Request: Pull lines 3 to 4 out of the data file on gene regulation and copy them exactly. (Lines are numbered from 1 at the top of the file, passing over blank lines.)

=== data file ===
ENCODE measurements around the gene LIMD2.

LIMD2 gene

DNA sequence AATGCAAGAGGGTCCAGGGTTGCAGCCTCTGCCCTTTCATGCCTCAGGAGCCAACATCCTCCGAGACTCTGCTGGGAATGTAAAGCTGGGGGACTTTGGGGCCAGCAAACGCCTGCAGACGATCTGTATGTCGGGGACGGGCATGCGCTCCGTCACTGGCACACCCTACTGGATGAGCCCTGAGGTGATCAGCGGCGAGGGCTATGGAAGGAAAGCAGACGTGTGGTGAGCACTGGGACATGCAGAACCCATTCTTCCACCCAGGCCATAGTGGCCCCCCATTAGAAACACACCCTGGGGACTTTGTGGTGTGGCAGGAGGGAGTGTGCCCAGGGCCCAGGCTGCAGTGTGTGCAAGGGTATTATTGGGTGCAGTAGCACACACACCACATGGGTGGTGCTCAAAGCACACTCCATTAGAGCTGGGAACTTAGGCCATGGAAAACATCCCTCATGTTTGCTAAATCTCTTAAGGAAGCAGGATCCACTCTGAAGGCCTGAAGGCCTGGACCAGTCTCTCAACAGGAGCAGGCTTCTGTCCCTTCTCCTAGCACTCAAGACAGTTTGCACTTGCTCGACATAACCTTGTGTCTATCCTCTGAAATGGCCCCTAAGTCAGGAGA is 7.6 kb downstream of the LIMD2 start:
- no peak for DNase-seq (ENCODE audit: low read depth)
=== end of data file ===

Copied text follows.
DNA sequence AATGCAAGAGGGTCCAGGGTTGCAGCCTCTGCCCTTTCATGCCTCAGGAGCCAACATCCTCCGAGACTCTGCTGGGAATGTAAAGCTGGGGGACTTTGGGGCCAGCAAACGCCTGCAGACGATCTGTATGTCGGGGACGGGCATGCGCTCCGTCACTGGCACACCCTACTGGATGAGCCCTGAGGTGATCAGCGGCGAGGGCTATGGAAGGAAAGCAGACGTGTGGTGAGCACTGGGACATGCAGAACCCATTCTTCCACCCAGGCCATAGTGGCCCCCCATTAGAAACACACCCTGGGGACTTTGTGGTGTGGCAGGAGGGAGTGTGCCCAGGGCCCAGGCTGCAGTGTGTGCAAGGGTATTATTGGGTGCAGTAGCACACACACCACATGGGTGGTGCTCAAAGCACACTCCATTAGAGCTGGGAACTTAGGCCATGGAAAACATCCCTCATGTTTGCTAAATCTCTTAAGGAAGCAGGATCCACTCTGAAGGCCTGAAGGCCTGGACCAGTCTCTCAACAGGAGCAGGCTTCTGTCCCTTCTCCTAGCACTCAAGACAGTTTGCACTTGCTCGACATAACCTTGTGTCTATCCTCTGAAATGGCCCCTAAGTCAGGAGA is 7.6 kb downstream of the LIMD2 start:
- no peak for DNase-seq (ENCODE audit: low read depth)